Since 1935, the American Legion has sponsored Boys State, a weeklong mock governance program in all 50 states for politically minded teen boys during which they have to build their own state government (there’s also Girls State). The program counts among its alumni such future politicians as Bill Clinton, Dick Cheney and Cory Booker, and non-politicians like Michael Jordan, Jon Bon Jovi and Neil Armstrong. But despite its long history, “Boys State” directors Amanda McBaine and Jesse Moss had never heard of it until 2017.
“Jesse read about Texas Boys State in ‘The Washington Post’ because that year the legislature at Texas Boys State had voted to secede from the union. It was kind of a scandal locally and then it made national news,” McBaine explained during Gold Derby’s Meet the BTL Experts: Film Documentary panel (watch above). “It’s been going on for like 80 years and it was kind of strange that we didn’t know about it. And the more we learned about it, it was one of those things that’s in plain sight.”
McBaine and Moss, who are married, were already interested in looking at politics in a post-Trump world and trying to make sense of how we got to this place of such deep political division in our country.”
“When we read about it, it struck us as kind of funny, but also there was something profound in that act of voting to secede because it was the first year in 80 years that the kids had done that. And there was also something interesting that was about a space where they brought together people who had very different politics, put them in a room together, ask them to talk about politics, and then build a government from scratch themselves,” McBaine said. “We thought, ‘Oh, that’s a space we want to explore,’ and possibly a very interesting space to think through some of these challenges of these big questions of representative democracy or elections or stuff we wanted to be thinking about that sometimes the news is so hard to take, we kind of don’t think it through.”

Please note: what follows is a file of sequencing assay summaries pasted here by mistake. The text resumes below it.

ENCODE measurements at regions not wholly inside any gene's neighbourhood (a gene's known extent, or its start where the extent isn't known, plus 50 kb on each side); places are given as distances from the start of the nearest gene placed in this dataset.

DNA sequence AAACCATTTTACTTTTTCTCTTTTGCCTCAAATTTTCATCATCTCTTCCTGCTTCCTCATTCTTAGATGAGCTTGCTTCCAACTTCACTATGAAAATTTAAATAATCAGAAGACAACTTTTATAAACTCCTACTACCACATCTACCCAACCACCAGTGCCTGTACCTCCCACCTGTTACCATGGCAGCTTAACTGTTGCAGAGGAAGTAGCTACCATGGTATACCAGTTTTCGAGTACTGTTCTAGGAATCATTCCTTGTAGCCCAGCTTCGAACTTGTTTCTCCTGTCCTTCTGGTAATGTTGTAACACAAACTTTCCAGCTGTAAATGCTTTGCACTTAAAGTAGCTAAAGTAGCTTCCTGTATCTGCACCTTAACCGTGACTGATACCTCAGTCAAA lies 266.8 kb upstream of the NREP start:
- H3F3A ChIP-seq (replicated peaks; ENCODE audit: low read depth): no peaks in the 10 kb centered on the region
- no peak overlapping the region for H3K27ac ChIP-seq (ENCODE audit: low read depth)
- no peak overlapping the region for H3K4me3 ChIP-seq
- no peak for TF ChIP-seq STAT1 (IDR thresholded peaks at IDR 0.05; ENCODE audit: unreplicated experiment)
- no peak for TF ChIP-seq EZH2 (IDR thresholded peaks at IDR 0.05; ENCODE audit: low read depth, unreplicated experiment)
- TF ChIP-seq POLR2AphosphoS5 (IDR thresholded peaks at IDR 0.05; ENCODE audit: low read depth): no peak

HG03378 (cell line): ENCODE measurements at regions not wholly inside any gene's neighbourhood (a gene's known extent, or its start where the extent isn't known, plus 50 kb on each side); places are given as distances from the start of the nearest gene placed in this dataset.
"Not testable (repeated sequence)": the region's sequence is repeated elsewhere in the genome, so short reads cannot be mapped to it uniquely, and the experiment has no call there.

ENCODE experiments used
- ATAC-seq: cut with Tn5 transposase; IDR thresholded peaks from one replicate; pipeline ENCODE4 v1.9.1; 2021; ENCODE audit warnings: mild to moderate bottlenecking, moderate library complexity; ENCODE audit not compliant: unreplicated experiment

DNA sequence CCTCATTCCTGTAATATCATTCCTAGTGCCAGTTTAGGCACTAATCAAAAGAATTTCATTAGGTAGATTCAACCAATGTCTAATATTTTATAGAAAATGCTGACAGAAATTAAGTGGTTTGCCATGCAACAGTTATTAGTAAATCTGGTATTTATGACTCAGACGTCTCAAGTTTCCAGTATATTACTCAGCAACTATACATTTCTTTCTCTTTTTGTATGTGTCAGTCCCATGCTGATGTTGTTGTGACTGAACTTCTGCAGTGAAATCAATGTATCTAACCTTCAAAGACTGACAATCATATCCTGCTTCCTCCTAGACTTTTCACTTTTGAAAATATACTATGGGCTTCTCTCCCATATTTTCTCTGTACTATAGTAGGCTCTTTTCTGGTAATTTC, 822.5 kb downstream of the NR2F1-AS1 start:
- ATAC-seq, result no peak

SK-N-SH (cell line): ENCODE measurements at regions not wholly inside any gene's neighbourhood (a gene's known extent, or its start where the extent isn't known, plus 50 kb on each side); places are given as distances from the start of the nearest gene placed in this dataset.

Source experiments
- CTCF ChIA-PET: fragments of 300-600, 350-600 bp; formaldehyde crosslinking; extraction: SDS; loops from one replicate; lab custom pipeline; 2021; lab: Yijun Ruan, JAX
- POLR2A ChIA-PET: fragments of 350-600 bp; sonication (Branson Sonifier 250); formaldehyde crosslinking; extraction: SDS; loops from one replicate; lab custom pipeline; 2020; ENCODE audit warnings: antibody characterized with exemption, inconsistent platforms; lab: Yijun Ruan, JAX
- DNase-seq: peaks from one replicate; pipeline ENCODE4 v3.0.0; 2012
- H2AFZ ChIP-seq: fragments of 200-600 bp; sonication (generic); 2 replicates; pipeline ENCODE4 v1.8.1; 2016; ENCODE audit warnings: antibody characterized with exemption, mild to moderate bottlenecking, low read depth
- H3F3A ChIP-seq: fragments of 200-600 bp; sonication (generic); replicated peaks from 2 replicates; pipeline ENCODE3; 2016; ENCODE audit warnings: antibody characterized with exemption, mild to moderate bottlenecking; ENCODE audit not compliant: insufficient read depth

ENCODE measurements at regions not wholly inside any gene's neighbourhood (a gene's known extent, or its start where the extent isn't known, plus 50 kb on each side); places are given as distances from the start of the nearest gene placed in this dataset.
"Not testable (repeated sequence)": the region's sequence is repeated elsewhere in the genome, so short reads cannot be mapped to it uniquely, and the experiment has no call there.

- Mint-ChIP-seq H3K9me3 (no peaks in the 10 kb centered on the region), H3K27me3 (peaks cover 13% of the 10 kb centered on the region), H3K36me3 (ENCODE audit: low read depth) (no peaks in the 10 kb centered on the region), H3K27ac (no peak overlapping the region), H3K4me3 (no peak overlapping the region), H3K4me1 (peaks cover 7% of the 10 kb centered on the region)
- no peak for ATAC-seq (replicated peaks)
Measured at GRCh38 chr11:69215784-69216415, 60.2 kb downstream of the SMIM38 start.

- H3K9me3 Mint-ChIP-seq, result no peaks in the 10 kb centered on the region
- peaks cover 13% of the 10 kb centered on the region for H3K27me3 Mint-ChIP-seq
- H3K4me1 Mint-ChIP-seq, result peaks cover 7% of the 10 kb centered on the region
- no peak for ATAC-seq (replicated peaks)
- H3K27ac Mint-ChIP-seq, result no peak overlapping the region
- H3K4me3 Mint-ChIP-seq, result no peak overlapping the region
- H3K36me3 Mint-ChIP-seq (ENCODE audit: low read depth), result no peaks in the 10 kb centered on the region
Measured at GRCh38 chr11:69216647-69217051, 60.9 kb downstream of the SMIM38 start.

The Apple TV+ documentary, which won the Grand Jury prize at Sundance, covers the 2018 Texas Boys State program, focusing on four young men — Ben, Steven, Robert and Rene — of different backgrounds and political ideologies. Texas Boys State sees more than 1,000 attendees every summer, and McBaine and Moss interviewed “hundreds and hundreds” of people in three and a half months before casting the aforementioned four.
“[They’re] individuals who are different politically. Ben has a talking Reagan doll on his bookshelf. Like who has a talking Reagan doll on his bookshelf?! And then you have Steven, who is a Bernie Sanders fan,” McBaine noted. “We needed them to also be very ambitious and also politically savvy, and that’s what we found in all four guys. … There’s the potential for this program to be a crucible and in selecting who we did, we really were hoping these kids knew themselves as well as they did but were also flexible to change, and I think we found that in the four people we followed.”
And yes, the couple plans on making a Girls State documentary. They’re already in pre-production and have a few states in mind — it won’t be Texas — but it all depends on the pandemic. “In filming at Boys State, we had a real window into boyhood and I’m very excited to get that window into girlhood,” McBaine shared. “Someday I hope these programs become People State. I mean, that has to happen.”
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